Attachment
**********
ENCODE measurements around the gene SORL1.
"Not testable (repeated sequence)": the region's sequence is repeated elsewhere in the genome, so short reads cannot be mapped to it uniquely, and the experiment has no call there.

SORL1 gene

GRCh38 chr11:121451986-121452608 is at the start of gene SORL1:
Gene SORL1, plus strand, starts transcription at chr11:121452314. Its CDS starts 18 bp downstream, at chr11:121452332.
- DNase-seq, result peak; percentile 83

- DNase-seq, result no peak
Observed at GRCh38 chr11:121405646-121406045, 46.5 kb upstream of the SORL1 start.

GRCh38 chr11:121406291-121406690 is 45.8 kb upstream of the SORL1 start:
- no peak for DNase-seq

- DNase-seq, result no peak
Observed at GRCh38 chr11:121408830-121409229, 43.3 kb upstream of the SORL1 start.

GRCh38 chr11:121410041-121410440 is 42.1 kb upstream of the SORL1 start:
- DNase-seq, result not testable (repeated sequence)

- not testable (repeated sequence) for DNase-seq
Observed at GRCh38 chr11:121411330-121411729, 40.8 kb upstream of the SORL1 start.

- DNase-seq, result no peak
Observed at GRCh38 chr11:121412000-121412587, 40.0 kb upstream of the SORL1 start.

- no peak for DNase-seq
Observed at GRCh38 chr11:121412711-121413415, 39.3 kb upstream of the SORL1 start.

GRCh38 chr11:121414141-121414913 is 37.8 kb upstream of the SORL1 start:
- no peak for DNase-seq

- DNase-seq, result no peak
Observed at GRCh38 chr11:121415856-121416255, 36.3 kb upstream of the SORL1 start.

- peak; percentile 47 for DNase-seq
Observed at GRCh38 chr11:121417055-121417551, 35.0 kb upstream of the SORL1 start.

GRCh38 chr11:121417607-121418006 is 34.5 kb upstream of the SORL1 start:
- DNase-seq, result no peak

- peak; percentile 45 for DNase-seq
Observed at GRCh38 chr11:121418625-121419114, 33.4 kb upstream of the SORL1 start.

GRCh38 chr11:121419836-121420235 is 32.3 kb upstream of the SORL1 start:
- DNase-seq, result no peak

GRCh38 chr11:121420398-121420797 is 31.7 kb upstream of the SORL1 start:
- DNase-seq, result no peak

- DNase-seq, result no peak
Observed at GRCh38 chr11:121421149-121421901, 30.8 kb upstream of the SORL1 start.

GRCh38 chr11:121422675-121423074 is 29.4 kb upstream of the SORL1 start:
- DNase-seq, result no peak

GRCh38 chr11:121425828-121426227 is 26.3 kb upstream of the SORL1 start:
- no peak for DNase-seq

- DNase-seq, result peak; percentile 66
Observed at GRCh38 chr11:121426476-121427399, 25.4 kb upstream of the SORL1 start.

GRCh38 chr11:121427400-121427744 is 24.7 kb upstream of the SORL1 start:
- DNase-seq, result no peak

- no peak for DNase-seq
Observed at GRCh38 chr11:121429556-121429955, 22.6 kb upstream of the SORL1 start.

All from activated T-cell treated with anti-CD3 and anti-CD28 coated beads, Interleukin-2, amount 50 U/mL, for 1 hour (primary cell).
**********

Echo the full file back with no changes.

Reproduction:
ENCODE measurements around the gene SORL1.
"Not testable (repeated sequence)": the region's sequence is repeated elsewhere in the genome, so short reads cannot be mapped to it uniquely, and the experiment has no call there.

SORL1 gene

GRCh38 chr11:121451986-121452608 is at the start of gene SORL1:
Gene SORL1, plus strand, starts transcription at chr11:121452314. Its CDS starts 18 bp downstream, at chr11:121452332.
- DNase-seq, result peak; percentile 83

- DNase-seq, result no peak
Observed at GRCh38 chr11:121405646-121406045, 46.5 kb upstream of the SORL1 start.

GRCh38 chr11:121406291-121406690 is 45.8 kb upstream of the SORL1 start:
- no peak for DNase-seq

- DNase-seq, result no peak
Observed at GRCh38 chr11:121408830-121409229, 43.3 kb upstream of the SORL1 start.

GRCh38 chr11:121410041-121410440 is 42.1 kb upstream of the SORL1 start:
- DNase-seq, result not testable (repeated sequence)

- not testable (repeated sequence) for DNase-seq
Observed at GRCh38 chr11:121411330-121411729, 40.8 kb upstream of the SORL1 start.

- DNase-seq, result no peak
Observed at GRCh38 chr11:121412000-121412587, 40.0 kb upstream of the SORL1 start.

- no peak for DNase-seq
Observed at GRCh38 chr11:121412711-121413415, 39.3 kb upstream of the SORL1 start.

GRCh38 chr11:121414141-121414913 is 37.8 kb upstream of the SORL1 start:
- no peak for DNase-seq

- DNase-seq, result no peak
Observed at GRCh38 chr11:121415856-121416255, 36.3 kb upstream of the SORL1 start.

- peak; percentile 47 for DNase-seq
Observed at GRCh38 chr11:121417055-121417551, 35.0 kb upstream of the SORL1 start.

GRCh38 chr11:121417607-121418006 is 34.5 kb upstream of the SORL1 start:
- DNase-seq, result no peak

- peak; percentile 45 for DNase-seq
Observed at GRCh38 chr11:121418625-121419114, 33.4 kb upstream of the SORL1 start.

GRCh38 chr11:121419836-121420235 is 32.3 kb upstream of the SORL1 start:
- DNase-seq, result no peak

GRCh38 chr11:121420398-121420797 is 31.7 kb upstream of the SORL1 start:
- DNase-seq, result no peak

- DNase-seq, result no peak
Observed at GRCh38 chr11:121421149-121421901, 30.8 kb upstream of the SORL1 start.

GRCh38 chr11:121422675-121423074 is 29.4 kb upstream of the SORL1 start:
- DNase-seq, result no peak

GRCh38 chr11:121425828-121426227 is 26.3 kb upstream of the SORL1 start:
- no peak for DNase-seq

- DNase-seq, result peak; percentile 66
Observed at GRCh38 chr11:121426476-121427399, 25.4 kb upstream of the SORL1 start.

GRCh38 chr11:121427400-121427744 is 24.7 kb upstream of the SORL1 start:
- DNase-seq, result no peak

- no peak for DNase-seq
Observed at GRCh38 chr11:121429556-121429955, 22.6 kb upstream of the SORL1 start.

All from activated T-cell treated with anti-CD3 and anti-CD28 coated beads, Interleukin-2, amount 50 U/mL, for 1 hour (primary cell).